The opinion of the court was delivered by: A. Richard Caputo B. United States District Judge
Presently before the Court are Defendants Susquehanna County, Susquehanna County Correctional Facility, Susquehanna County Prison Board, Donald Stewart, and William Brennan's ("Defendants") motion to dismiss Plaintiff's Amended Complaint (Doc. 26.) pursuant to Federal Rule of Civil Procedure 12(b)(6) and motion for more definite statement pursuant to Federal Rule of Civil Procedure 12(e). (Doc. 29.)
The motion to dismiss by individual Defendants Brennan and Stewart will be granted in part and denied in part. All claims against Defendants Stewart and Brennan in their official capacities will be dismissed because their municipal employers are named Defendants in this case. Count III will be dismissed against Defendants Stewart and Brennan because the Age Discrimination and Employment Act ("ADEA") does not provide for individual liability. Count IV will be dismissed against Defendants Stewart and Brennan because Title VII likewise does not provide for individual liability. Defendants Stewart and Brennan's motion to dismiss Count VIII will be denied because the Pennsylvania Human Relations Act ("PHRA") provides for individual liability for aiding and abetting discrimination.
The motion to dismiss by all moving Defendants will be granted in part and denied in part. Counts V and VI for conspiracy and intentional infliction of emotional distress will be dismissed against Defendants Susquehanna County, Susquehanna County Correctional Facility, and Susquehanna County Prison Board because they are immune under the Political Subdivision Tort Claims Act ("PSTCA"). Defendants Stewart and Brennan's motion to dismiss Counts V and VI will be denied because, due to the willful misconduct exception of the PSTCA, Plaintiff has alleged state claims. Count IV will be dismissed against all remaining Defendants to the extent that it alleges discrimination based on age because Title VII does not provide remedy for this type of discrimination.
Defendants' motion for a more definite statement will be granted in part and denied in part. Defendants' motion for a more definite statement of Counts I, II, III, and IV for violation of Plaintiff's First Amendment rights will be granted because Plaintiff fails to allege the instances of speech which caused Defendant's alleged retaliation. Defendants' motion for more definite statement of Counts III and IV for hostile work environment will be denied because Plaintiff sufficiently states an alleged instance of discrimination. Defendants' motion for more definite statement of Count VII will be denied because Plaintiff specifically alleges the speech against which she was retaliated.
This Court has jurisdiction pursuant to 28 U.S.C. § 1331 over federal law actions arising under 42 U.S.C. §§ 1983 and 1985 ("federal question jurisdiction"). This Court has jurisdiction pursuant to 28 U.S.C. § 1367 over state law claims arising out of the same common nucleus of operative fact as Plaintiff's federal law claims ("supplemental jurisdiction").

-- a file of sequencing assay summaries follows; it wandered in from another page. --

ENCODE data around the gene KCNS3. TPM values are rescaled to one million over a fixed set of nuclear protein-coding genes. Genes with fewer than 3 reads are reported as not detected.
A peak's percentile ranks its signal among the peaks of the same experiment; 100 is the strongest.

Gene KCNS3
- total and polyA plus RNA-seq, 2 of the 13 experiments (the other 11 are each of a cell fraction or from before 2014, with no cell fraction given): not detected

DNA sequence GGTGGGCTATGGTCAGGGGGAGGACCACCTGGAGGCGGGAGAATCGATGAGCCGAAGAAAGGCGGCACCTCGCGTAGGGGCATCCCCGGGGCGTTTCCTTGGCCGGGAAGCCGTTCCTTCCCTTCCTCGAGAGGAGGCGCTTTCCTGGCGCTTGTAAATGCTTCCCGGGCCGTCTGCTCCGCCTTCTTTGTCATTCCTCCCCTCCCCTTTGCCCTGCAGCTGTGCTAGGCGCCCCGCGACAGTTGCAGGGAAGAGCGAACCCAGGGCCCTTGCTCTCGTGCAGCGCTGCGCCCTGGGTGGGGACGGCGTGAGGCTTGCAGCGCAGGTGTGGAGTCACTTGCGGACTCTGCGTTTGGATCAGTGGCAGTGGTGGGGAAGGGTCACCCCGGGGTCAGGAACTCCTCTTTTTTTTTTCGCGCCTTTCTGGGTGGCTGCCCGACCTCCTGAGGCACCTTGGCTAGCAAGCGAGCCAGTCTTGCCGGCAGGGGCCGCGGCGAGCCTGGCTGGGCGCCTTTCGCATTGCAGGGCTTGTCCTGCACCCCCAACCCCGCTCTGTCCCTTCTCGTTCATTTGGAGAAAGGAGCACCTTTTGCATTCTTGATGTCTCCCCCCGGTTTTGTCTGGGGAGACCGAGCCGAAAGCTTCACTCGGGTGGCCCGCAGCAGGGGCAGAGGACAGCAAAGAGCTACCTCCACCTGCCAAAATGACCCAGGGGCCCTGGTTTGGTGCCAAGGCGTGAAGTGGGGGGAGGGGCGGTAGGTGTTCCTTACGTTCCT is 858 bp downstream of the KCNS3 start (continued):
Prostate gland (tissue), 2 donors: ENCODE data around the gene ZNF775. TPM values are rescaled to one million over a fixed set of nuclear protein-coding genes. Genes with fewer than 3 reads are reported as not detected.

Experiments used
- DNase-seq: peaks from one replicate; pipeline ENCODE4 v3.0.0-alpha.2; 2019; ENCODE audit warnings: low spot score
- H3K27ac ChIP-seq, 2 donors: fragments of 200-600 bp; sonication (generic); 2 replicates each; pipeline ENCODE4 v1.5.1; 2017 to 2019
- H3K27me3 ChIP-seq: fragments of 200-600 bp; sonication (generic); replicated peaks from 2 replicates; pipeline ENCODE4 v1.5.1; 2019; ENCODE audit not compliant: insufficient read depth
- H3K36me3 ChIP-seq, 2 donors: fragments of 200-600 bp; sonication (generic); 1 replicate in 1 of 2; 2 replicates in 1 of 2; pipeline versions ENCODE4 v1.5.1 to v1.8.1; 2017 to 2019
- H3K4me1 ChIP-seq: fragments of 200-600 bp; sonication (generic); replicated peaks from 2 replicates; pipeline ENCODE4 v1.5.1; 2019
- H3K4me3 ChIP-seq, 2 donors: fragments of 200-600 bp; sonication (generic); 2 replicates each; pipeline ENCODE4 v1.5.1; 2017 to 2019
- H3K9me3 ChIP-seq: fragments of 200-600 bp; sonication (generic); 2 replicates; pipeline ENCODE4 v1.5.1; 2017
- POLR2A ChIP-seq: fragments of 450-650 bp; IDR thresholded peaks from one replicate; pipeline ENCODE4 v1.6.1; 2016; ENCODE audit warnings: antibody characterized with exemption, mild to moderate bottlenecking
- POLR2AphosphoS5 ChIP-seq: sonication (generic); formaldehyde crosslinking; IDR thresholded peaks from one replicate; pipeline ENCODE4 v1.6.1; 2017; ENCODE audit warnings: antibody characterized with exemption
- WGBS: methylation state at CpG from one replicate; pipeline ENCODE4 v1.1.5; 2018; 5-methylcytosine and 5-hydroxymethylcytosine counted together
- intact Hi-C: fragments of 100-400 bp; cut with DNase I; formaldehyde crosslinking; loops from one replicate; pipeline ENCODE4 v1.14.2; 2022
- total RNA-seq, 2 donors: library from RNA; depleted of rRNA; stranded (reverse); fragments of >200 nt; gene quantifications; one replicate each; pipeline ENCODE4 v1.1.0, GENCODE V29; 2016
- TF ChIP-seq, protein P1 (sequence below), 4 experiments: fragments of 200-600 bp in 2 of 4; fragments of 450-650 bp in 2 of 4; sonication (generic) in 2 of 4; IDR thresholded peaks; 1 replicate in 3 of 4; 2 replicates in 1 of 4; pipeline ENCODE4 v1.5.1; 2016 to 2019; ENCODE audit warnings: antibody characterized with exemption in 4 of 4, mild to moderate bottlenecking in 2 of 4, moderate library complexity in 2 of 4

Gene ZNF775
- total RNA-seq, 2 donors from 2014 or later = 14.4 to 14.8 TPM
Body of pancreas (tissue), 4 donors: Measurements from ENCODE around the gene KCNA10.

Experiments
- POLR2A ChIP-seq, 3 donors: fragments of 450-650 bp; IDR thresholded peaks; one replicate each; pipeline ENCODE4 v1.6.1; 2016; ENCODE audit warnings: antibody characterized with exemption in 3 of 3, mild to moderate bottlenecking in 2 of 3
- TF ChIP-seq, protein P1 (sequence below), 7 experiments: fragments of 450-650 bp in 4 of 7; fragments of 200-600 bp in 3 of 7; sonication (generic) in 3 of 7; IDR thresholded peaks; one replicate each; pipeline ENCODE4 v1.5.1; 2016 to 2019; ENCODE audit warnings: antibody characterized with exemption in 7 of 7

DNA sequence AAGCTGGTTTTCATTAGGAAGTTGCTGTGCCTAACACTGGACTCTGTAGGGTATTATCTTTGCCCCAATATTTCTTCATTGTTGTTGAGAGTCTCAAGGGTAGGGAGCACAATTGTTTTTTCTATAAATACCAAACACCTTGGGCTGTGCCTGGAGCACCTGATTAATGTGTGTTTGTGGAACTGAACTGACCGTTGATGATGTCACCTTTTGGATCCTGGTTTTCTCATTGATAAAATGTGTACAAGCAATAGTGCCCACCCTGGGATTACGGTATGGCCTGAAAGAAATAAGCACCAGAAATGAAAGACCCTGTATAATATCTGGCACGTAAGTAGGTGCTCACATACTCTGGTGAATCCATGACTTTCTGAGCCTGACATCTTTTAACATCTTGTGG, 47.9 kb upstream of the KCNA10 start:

The facts alleged in Plaintiff's Amended Complaint are as follows.
The Plaintiff in this matter is Cheryl A. Slater, a former Susquehanna County correctional officer at Susquehanna County Prison. (Am. Compl. ¶ 14, Doc. 26.) Ms. Slater is a white female, who, at the time of her last employment by Susquehanna County, was fifty-seven (57) years old. (Id. ¶¶ 13-14.) Moving Defendants are Susquehanna County ("Defendant County"), a Pennsylvania municipality; Susquehanna County Correctional Facility ("Defendant Facility"), a subdivision of Susquehanna County; Susquehanna County Prison Board ("Defendant Board"), a group of adult individuals who administer Defendant Facility; Donald Steward, a prison warden at Defendant Facility; and William Brennan, another warden at Defendant Facility. (Id. ¶¶ 6-10, 17.) The Teamsters Local Union 229 ("Defendant Union") and Jack McGrail, a business representative for Defendant Union, are also Defendants. (Id. ¶¶ 11-12, 18.)
As alleged in Plaintiff's Amended Complaint, Plaintiff and other female correctional officers over the age of fifty (50) have been harassed by supervisors and other officers, including a group called the "Secret Sisters," who were aided and abetted by prison wardens and Defendant McGrail. (Id. ¶ 18.) Due to the gross negligence of other correctional officers, a female inmate died on April 2, 2004. (Id. ¶ 23.) Plaintiff was accused of being an informant for the deceased prisoner and was interviewed by a private investigator, during which time Defendant Brennan eavesdropped on the conversation. (Id. ¶¶ 24-26.) Defendants attempted to intimidate and silence Plaintiff, believing that she had information concerning the death of the prisoner. (Id. ¶ 34.)